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Truong: Moving Higher in Education

(09/21/17 4:50am)

There is a common saying often heard by husbands: “Happy wife, happy life.” This saying also holds true in the primary and secondary education system: If teachers are happy with their work life, both the administration and the student body will be more likely to thrive. State and local governments currently have too much jurisdiction over education curriculum, which may be contributing to the lack of quality teachers across the United States.


Ellis: Ignoring the Marginalized

(09/21/17 4:40am)

Like many Dartmouth students, I went through a transitional process from high school hopeful to nervous college student last fall, a shift that involved a great deal of uncertainty and doubt. As Eliza Jane Schaeffer ’20 astutely observed in her Sept. 13 article on adjusting to Dartmouth life, “The College on the (Northeastern) Hill,” ordering Collis pasta is quite the feat for a first-year. In that same article, Schaeffer pointed out the unique challenges Southerners face on Dartmouth’s campus, where they are heavily outnumbered.


Malbreaux: The Pursuit of Happiness

(05/25/17 4:45am)

Earlier this year, I published my first column in The Dartmouth, “Consumerist Masturbation,” in which I identified consumerism as seen in Kevin Spacey’s hit movie, “American Beauty.” Though it was released in 1999, the film’s satirical take on consumerism remains a relevant criticism of American society. Lester Burnham (Spacey) leads a miserable life: He has a strained relationship with his wife and daughter, a monotonous job that offers no corporate advancement and an unquantifiable amount of regret and unrealized potential. But the screenwriter’s focus is on the material that, by conventional measures, show his social rank: his two-story house surrounded by a literal white picket fence and a Mercedes SUV.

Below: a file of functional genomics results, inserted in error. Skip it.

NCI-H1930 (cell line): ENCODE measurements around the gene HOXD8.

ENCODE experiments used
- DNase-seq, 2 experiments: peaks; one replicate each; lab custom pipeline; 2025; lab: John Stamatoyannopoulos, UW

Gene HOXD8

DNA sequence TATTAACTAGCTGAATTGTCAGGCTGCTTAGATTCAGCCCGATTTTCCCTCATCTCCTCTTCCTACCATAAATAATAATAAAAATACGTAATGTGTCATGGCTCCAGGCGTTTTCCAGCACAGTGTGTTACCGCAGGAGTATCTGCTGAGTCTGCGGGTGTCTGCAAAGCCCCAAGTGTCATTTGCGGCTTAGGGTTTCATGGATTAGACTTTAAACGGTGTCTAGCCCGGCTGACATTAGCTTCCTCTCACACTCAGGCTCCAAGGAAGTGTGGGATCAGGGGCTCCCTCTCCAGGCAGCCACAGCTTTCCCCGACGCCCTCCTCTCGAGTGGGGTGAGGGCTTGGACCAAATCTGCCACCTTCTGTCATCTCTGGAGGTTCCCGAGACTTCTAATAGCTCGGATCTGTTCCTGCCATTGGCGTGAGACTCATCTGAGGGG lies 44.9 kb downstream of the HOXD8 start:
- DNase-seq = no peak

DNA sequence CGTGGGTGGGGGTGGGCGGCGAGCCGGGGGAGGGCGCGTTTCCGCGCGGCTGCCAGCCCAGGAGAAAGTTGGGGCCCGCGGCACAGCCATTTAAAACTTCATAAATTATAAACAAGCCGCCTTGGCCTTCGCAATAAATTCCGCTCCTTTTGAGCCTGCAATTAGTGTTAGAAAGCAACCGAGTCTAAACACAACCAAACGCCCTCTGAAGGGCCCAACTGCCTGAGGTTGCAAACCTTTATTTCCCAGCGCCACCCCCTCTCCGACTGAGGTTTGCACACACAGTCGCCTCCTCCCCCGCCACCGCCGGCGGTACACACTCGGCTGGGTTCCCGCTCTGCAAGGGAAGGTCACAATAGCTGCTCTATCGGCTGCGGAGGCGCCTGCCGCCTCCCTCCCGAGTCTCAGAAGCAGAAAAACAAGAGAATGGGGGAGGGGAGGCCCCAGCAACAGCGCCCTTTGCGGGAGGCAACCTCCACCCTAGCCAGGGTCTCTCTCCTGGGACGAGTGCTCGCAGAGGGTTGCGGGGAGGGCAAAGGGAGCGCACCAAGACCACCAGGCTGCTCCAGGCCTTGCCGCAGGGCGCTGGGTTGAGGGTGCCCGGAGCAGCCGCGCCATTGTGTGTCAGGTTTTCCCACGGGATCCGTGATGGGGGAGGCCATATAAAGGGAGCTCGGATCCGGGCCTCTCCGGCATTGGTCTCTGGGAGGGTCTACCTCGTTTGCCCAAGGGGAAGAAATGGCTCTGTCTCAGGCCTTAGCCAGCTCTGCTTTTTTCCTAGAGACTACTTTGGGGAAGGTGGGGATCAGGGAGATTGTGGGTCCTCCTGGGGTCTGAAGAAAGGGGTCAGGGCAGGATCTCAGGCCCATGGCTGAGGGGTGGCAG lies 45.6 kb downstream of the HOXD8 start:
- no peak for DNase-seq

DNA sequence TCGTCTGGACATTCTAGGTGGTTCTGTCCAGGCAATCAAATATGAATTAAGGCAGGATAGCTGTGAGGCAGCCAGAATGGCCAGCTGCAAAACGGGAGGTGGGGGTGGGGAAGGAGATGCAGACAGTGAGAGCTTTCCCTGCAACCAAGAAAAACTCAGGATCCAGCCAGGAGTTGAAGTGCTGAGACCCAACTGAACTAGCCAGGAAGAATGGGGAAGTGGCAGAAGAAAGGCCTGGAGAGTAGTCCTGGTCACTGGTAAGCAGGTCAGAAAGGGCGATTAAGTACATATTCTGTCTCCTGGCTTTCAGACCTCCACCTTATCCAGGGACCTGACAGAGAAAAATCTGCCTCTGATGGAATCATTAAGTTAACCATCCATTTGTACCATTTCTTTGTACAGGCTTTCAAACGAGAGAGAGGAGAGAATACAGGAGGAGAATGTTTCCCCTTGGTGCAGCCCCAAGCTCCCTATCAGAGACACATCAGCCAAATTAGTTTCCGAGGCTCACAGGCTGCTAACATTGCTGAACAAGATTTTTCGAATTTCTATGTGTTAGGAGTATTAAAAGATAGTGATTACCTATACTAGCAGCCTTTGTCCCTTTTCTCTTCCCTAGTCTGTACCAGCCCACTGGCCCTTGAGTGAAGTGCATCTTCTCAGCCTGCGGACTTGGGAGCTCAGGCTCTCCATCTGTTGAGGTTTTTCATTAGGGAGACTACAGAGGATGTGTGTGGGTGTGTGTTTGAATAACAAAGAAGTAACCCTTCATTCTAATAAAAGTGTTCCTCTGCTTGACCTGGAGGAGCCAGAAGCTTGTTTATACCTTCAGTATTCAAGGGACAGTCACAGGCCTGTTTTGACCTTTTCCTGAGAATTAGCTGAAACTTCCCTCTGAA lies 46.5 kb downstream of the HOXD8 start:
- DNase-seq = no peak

Harris: The Silent Chaos of Depression

(05/05/17 4:30am)

Depression is a serious issue among college students. It is one we often discuss but rarely act to resolve. Because we cannot assume that students with depression will reach out for help, we may not react in time to help a student in need. May is Mental Health Awareness month, and I believe it’s up to students — and not just College programs — to take action to end depression rather than waste time discussing it.



Brown: Our Big Green World

(05/02/17 4:15am)

Dartmouth is a strange place. We could politely call the College “unique” or “exceptional,” but positive connotations would discourage any self-reflection on the strangeness of the place we inhabit. It should be obvious to anyone in the Dartmouth community that students, faculty and alumni have a special intimacy with the College rarely seen outside our borders.




Malbreaux: The Cornel West Wing

(04/20/17 4:15am)

While finishing problem sets at a dimly lit desk around 1 a.m. this past Thursday, a phone notification called to me the arrival of a fresh batch of news from Vox Daily. Scrolling through the typical quotes and announcements, I noticed that the outspoken “brother” — as he affectionately calls everyone — Cornel West will be visiting campus on April 27 to deliver a lecture on the importance of the humanities in the President Donald Trump era.


Huebner: In Defense of Kindness

(04/18/17 4:45am)

I never imagined that I’d write a column in defense of kindness, especially in defense of appreciating small acts of kindness within the hyper-competitive, résumé-driven rat race of college admissions. I was dismayed after reading the April 12 piece by my colleague, Dorothy Qu ’19, that criticizes the New York Times op-ed “Check This Box if You’re a Good Person,” written by former Dartmouth admissions director Rebecca Sabky.


Sandlund: Candid Obscura

(04/11/17 4:30am)